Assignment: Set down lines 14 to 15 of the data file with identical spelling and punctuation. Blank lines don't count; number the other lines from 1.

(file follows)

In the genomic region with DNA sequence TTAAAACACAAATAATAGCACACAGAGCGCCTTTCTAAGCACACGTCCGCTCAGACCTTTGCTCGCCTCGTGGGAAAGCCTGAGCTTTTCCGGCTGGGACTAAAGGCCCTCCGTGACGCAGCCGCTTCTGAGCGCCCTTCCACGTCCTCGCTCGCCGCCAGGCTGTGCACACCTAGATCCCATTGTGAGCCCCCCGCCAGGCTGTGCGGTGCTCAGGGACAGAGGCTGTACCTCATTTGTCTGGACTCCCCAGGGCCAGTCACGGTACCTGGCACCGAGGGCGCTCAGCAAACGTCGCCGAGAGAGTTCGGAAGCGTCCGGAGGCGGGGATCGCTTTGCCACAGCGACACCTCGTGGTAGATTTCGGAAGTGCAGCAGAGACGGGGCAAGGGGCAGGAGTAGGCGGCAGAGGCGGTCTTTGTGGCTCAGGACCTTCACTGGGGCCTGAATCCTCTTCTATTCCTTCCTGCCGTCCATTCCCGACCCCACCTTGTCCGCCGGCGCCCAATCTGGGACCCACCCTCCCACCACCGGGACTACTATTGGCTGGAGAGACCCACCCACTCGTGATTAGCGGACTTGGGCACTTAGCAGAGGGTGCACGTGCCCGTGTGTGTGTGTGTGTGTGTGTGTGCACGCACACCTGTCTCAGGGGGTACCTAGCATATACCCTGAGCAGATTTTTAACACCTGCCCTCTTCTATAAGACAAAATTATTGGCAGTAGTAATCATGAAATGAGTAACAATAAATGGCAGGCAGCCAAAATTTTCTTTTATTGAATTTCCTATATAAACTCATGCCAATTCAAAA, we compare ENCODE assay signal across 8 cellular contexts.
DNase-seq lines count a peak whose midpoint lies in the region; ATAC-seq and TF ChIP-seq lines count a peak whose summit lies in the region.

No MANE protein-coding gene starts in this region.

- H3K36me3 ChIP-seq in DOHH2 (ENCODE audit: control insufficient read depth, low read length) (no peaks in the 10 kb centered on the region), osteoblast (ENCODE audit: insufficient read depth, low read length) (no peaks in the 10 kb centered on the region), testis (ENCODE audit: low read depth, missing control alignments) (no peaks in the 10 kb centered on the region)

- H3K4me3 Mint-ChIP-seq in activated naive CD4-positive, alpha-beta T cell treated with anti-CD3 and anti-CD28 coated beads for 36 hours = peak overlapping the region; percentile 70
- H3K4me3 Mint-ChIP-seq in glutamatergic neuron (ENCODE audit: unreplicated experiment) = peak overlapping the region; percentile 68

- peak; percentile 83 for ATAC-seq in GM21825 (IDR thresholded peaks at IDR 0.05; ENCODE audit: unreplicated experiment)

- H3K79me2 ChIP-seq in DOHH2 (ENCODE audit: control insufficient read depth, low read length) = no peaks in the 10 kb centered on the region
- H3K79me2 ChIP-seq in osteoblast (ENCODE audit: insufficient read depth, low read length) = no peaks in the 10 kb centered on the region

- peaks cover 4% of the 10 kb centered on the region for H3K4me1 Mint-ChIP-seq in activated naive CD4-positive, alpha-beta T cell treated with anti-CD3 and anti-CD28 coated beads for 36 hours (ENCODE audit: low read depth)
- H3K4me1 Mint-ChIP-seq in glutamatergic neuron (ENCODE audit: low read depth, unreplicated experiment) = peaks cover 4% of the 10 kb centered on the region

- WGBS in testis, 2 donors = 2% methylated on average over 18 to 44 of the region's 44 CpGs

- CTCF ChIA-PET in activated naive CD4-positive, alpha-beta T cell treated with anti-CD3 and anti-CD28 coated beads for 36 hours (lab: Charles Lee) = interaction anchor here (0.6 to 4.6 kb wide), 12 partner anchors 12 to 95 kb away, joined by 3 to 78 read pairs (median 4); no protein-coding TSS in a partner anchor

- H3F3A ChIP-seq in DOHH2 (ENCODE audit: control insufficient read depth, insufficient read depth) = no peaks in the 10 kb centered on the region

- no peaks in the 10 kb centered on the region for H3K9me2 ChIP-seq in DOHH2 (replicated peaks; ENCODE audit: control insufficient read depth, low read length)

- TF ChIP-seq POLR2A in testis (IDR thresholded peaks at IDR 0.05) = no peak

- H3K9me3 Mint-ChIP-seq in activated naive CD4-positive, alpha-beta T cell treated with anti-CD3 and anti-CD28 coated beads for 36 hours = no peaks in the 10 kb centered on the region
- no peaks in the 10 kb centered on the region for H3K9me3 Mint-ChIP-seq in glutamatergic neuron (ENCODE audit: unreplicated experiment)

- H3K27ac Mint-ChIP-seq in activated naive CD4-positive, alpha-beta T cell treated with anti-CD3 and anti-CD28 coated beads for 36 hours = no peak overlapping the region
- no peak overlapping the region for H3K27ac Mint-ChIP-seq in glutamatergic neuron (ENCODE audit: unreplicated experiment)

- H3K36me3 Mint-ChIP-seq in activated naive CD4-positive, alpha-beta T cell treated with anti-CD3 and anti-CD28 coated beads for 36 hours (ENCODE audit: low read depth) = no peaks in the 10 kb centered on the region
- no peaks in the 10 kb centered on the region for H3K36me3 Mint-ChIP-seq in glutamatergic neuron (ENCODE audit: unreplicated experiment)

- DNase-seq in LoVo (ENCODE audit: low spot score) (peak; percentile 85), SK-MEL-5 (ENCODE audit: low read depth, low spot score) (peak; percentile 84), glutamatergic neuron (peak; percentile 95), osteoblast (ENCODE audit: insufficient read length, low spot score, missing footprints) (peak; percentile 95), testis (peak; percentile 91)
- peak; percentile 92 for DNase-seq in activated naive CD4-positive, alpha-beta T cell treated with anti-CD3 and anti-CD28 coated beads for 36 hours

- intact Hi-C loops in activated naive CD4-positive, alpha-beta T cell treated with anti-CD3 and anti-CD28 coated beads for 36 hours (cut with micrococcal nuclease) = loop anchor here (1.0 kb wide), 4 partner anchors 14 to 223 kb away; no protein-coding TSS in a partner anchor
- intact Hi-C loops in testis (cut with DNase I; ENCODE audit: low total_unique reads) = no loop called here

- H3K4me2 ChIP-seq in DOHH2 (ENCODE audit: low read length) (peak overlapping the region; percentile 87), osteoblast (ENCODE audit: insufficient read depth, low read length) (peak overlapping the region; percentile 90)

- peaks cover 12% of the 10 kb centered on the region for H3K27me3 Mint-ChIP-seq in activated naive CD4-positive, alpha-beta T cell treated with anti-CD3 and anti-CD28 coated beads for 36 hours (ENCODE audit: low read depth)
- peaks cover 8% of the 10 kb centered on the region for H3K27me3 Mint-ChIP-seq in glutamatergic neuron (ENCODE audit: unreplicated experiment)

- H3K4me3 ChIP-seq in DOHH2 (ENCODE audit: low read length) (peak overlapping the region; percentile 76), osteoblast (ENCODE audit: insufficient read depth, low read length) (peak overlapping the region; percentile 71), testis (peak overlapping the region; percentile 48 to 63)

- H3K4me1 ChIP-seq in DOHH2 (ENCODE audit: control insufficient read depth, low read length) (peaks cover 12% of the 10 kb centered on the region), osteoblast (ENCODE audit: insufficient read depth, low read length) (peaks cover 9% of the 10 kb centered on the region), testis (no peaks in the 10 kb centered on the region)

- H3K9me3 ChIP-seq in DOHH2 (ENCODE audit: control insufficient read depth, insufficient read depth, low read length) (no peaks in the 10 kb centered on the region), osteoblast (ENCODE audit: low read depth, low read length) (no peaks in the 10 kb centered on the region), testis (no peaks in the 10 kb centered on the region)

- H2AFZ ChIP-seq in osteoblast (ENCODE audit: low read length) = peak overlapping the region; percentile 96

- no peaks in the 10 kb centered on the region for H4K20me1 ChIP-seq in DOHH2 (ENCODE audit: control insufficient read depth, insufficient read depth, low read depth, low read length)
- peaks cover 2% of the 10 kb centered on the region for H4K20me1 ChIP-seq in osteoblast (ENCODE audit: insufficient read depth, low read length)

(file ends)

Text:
- H3F3A ChIP-seq in DOHH2 (ENCODE audit: control insufficient read depth, insufficient read depth) = no peaks in the 10 kb centered on the region

- no peaks in the 10 kb centered on the region for H3K9me2 ChIP-seq in DOHH2 (replicated peaks; ENCODE audit: control insufficient read depth, low read length)